It appears to give the Director general of health extraordinary powers.

To be clear, Peters J in A v Ardern specifically rejected the argument that the s 70(1)(f) order was ultra vires (albeit in a brief obiter paragraph). In context, that outcome was unsurprising. Nevertheless, we think the point deserved fuller consideration.

Perhaps it will get fuller consideration if taken to appeal, but the particular applicant involved could not be relied on to present cogent arguments.

A third set of questions concerns the consistency of these notices with the New Zealand Bill of Rights Act 1990 (NZBORA). The effect of that Act is that the Health Act notices can only impose limits on a range of civil and political rights (including the freedoms of expression, association, peaceful assembly and movement) if those limits are “demonstrably justified”. Combating COVID-19 clearly provides an exceptionally strong justification for limiting rights, and any court would be likely to accord the Government considerable latitude. Nevertheless, it can certainly be argued that some of the limits imposed by the notices go beyond what is necessary.

…We have identified above some specific deficiencies in New Zealand’s legal regime. Underlying these specific problems lie broader questions about where power should reside to limit civil liberties on such a significant scale. The instinct of the New Zealand’s government that at least some of these powers ought to reside with Cabinet is probably the correct one. But it finds no current basis in New Zealand law.

This post is written as New Zealand transitions from Level 4 Lockdown into Level 3, at which the country will see some (limited) loosening of restrictions on civil liberties but the essence of the lockdown regime will remain in place. The timing and details of the move to Level 3 have, again, been presented as a decision of Cabinet and will, again, be effected through further section 70 notices described as “orders”. Thus, the legal difficulties attending the Level 4 Lockdown have not, in our view, been resolved.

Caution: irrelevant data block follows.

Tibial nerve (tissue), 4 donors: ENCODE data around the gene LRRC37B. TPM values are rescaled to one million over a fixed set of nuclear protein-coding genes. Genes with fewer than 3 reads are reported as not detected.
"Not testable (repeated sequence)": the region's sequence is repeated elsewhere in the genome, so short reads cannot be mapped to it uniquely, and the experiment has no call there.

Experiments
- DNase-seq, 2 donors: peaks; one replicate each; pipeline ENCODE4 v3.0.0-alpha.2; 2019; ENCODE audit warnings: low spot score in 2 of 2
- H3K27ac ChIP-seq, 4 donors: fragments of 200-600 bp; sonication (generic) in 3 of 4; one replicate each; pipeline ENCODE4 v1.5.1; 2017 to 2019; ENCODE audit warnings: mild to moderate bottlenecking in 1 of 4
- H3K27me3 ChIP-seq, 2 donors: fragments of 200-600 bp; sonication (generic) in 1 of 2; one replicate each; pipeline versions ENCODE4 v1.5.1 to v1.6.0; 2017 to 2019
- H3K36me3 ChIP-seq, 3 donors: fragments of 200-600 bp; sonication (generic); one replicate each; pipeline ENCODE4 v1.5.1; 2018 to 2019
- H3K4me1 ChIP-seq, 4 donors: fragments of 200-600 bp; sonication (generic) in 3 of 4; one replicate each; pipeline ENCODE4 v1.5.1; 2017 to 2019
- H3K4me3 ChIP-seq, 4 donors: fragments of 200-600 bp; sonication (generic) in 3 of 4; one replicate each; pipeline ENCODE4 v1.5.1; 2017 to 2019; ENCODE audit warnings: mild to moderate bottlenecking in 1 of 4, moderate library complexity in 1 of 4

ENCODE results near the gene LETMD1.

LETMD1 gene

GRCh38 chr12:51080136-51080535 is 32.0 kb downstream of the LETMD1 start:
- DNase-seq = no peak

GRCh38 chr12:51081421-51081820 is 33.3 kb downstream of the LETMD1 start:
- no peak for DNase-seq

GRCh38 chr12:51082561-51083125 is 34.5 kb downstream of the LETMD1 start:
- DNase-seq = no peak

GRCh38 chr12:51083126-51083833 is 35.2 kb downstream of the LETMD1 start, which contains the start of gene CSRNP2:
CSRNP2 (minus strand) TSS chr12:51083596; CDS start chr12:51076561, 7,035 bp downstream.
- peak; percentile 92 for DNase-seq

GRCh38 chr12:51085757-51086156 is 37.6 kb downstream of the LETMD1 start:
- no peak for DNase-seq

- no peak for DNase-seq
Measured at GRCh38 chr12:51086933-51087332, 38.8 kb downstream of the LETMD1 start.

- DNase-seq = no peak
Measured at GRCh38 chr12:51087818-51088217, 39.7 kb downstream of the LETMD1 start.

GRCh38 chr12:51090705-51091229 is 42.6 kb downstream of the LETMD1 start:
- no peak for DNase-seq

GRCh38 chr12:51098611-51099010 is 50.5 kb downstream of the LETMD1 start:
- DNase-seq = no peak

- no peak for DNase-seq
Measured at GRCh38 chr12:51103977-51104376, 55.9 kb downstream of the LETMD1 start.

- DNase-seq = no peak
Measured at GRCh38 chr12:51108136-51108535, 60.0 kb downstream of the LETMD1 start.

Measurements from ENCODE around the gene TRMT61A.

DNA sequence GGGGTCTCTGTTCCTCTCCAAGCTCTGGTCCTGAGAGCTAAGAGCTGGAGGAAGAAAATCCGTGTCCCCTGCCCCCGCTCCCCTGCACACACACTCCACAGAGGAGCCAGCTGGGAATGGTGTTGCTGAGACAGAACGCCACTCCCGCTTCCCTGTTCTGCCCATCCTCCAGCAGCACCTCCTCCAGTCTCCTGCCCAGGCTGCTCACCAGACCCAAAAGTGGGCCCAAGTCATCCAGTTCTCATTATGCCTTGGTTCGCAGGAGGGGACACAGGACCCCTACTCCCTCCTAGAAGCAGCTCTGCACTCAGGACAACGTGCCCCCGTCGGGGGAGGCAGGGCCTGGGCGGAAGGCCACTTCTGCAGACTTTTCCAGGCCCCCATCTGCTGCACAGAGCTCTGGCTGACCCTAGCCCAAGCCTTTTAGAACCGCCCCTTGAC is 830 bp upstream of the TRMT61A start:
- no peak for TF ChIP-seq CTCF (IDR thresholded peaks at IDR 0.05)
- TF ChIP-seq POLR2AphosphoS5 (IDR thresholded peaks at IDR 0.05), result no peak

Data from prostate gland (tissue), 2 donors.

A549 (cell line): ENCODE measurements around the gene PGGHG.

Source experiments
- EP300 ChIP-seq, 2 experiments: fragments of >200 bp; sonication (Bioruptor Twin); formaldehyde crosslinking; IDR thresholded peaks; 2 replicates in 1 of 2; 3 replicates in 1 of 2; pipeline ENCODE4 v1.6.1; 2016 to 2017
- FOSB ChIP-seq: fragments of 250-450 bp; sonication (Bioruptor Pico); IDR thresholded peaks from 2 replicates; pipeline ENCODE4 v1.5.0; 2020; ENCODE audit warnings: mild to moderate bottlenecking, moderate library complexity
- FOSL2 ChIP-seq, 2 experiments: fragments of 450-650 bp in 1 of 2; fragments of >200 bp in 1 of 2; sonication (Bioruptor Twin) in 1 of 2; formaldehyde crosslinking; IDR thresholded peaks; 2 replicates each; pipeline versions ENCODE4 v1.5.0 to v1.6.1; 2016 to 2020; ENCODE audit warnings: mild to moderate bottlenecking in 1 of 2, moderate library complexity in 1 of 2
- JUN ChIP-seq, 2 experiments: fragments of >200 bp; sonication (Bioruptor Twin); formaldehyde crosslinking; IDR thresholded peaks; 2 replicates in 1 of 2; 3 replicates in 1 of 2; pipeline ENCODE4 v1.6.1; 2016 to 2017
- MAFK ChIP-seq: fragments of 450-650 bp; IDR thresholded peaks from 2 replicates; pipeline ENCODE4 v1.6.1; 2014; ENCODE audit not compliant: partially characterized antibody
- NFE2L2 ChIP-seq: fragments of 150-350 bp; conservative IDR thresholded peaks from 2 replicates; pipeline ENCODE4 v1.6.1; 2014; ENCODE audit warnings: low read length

Although these legal deficiencies expose New Zealand’s COVID-19 response to a degree of on-going legal risk, A v Ardern and B v Ardern demonstrate how reluctant New Zealand courts may be to uphold a legal challenge.

But that was a very poor challenge which seemed more personal and political than based on sound legal reasoning.

Beyond the potential for judicial challenge, however, lie deeper rule of law considerations. The Level 4 (and upcoming Level 3) lockdowns impose the most extensive restrictions on New Zealanders’ lives seen for at least seventy years; perhaps ever. No matter how “necessary” these may be, we should expect such restrictions to have a clear, certain basis in law and be imposed through a transparent and accountable process.

It is to be hoped that, when it resumes next week, New Zealand’s Parliament will take the opportunity to put the lockdown regime on a more secure legislative footing.

Parliament in New Zealand resumes today, with some limitations.

National leader Simon Bridges was a lawyer and Crown prosecutor, perhaps this is something he could get his Opposition teeth into.

I have had a browse back through National press releases and it was raised by Justice spokesperson Mark Mitchell: Government must release Crown Law advice but that’s all I can see over the past month.

Ill-informed du Fresne attack on Drug Foundation’s Bell over cannabis referendum

Karl du Fresne (Stuff) has taken a swipe at Ross bell of the NZ Drug Foundation, claiming “Ross Bell is not worried about decriminalisation of cannabis but by the thought of the drugs trade being contaminated by the profit motive”: If corporates are best-placed to deliver a safe cannabis market, is that so wrong?

Oh, dear. Ross Bell of the New Zealand Drug Foundation, after years of agitating for relaxation of the drug laws, is fretting that liberalisation might open the way to corporate domination of the cannabis trade.